Fatal accidents at work are one of the most difficult matters you may have to deal with.
As an employer, you have a duty of care to your employees. This includes protecting their health and safety, by providing a safe work environment.
If an employee died because you failed in your duty of care, you may be fined or at worst, sent to prison.
In this guide, discover what to do when there’s a death at work, what the main causes are, and whether an employee can take time off to grieve.
What is a Fatal Work Accident?
A fatal accident at work is one that leads to death within one year of the accident occurring.
These types of accidents are usually someone other than the deceased’s fault. As an employer, you have a duty of care to provide a safe work environment.
To understand how to provide a safe workplace, you should be aware of what could cause a fatal accident at work.
What are the main causes of death at work?
The main causes of death in the workplace come from serious accidents.
In recent years, accidents are decreasing as more emphasis has been focused on health & safety in the workplace. But there are still areas that need attention.
Although the main causes of death at work are accidents, natural causes and violence are quite common as well.
Common workplace accidents include:
- Falls from a height.
- Struck by a moving vehicle.
- Struck by moving object.
- Trapped by something collapsing.
- Misuse of machinery.
There are a few ways you can reduce accidents at work, such as:
- Creating a safe work environment: carrying out regular risk assessments.
- Ensuring all employees are regularly trained (ensure this training is updated annually).
- Using Personal Protective Equipment.
What Are the Legal Protocols on Work-related Deaths?
All workers and employees are protected by the law at work.
Reporting of Injuries, Diseases and Dangerous Occurrences Regulations 2013 (RIDDOR) is the law that requires all employers to report and keep records of the following:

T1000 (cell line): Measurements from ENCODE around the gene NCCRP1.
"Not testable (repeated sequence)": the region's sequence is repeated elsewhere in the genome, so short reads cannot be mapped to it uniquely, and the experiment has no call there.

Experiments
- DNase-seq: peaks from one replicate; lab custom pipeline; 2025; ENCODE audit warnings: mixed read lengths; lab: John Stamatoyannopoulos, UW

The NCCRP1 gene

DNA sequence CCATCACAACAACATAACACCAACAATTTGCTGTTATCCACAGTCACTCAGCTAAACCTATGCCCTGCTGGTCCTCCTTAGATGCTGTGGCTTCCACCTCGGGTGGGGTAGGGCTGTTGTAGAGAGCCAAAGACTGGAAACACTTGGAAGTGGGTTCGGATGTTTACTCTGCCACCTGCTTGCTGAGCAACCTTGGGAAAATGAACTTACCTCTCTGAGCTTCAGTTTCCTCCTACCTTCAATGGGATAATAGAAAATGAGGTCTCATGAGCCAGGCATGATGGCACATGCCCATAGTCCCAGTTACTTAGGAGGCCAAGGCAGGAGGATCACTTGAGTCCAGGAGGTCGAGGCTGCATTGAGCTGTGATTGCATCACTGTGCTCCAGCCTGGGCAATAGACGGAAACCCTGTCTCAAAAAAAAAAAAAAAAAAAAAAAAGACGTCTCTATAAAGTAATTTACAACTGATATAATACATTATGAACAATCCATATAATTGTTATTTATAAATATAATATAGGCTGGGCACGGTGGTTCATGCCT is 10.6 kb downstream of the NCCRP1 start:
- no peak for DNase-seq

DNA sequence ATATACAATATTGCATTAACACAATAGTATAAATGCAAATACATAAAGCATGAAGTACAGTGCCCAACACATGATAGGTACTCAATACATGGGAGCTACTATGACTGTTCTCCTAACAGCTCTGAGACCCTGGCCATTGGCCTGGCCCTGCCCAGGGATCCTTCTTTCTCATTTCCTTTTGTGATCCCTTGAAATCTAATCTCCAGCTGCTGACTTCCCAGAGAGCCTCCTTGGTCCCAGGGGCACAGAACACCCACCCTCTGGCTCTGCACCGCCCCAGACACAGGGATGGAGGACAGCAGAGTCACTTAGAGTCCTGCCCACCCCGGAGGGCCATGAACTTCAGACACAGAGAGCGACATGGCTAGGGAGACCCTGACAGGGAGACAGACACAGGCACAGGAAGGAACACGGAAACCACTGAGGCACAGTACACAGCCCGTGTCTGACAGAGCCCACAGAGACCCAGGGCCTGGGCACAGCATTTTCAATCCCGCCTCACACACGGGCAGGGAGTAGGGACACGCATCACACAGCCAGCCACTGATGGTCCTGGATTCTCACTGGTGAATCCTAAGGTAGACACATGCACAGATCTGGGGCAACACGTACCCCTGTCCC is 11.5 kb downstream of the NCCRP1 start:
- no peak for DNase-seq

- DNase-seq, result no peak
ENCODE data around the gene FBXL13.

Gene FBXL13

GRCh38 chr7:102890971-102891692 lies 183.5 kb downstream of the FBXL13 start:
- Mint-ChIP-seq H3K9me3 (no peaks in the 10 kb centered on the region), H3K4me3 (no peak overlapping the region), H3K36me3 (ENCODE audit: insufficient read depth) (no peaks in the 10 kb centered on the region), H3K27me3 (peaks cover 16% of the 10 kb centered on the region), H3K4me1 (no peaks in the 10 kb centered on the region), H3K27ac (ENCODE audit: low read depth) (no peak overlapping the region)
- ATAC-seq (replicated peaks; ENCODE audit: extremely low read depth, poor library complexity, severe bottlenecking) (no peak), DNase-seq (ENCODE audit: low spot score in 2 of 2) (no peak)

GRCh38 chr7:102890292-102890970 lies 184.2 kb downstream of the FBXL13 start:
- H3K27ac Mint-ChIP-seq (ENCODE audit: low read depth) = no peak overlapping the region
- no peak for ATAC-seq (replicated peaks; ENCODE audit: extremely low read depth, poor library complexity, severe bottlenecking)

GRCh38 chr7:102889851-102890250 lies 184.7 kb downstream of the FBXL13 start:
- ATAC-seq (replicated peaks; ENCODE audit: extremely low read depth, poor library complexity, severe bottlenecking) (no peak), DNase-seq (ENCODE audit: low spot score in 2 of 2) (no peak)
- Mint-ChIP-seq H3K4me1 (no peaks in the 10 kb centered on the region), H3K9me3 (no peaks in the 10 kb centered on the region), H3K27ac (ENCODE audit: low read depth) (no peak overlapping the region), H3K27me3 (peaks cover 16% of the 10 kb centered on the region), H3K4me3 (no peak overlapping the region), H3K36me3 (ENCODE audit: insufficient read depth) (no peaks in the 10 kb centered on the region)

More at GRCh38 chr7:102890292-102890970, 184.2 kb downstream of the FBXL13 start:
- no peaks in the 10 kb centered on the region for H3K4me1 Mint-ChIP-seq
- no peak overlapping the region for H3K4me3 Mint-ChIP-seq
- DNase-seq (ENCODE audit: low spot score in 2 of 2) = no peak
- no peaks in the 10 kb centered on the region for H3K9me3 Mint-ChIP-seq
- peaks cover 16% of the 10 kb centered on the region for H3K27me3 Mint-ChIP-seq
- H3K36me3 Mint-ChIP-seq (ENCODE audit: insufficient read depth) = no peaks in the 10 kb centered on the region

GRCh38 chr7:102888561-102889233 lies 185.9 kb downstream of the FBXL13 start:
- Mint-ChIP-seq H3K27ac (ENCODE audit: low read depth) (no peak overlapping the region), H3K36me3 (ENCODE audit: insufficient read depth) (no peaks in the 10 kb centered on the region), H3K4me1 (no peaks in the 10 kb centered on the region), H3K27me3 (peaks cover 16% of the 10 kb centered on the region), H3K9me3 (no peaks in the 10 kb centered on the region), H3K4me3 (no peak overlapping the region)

- Work-related accidents that lead to deaths.
- Work-related accidents that lead to serious injuries.
Only employers, self-employed and people in control premises at work should submit reports under RIDDOR.
What to Do When an Employee Dies at Work
Dealing with death at work is never easy. It can affect other employees and the workplace in different ways, so it’s important to be supportive.
If an incident does occur at work, you must call the emergency services first. Make sure you don’t move the body before they arrive.
As an employer, you need to:
- Inform your staff about the death, in a caring and sensitive way.
- Provide bereavement support to those affected.
- Contact the deceased’s family or next of kin.
- Demonstrate to staff how condolences will be sent.
Before you tell your other employees, speak to the employee’s family to see what they’d like you to tell people. This way you can be supportive during this difficult time.
Death at work benefit
When an employee dies during work, you can offer death at work insurance. This is a tax-free payment offered to the family or dependants of the deceased employee.
The payment will go through a discretionary trust, which prevents it from going through inheritance tax.
The family may receive the payment anywhere between 14 to 30 days, depending on your business’ policies.
As an employer, you may be required to have liability insurance. This protects you against legal claims revolving around workplace death and serious illness.
Taking time off work after a death
If there is a death at work, you should expect your employees to need time off.
Grief can affect people in different ways, so you need to be supportive. To help your employees deal with this unpleasant incident, you could:
- Communicate with your staff and see how they’re doing.
- Signpost staff to any support that’s accessible.
- Talk about using sick leave, a holiday request form, or unpaid leave to cover their time off.
If the person who died isn’t a family member, you may not be able to offer paid leave for bereavement.
Manage Fatal Work Accidents with BrightHR
Death at work is difficult to deal with and should be handled with the utmost respect.
As your duty of care, you need to make sure your employees and the family of the recipient are supported in this time.
If mishandled or your business has committed an offence, you could receive a hefty fine or even be sent to prison.
BrightHR can help you manage a death at work with our BrightAdvice employment law helpline. Don’t hesitate to call us if you need any help with improving your health & safety at work.
Book in a free demo today or give us a call on 0800 783 2806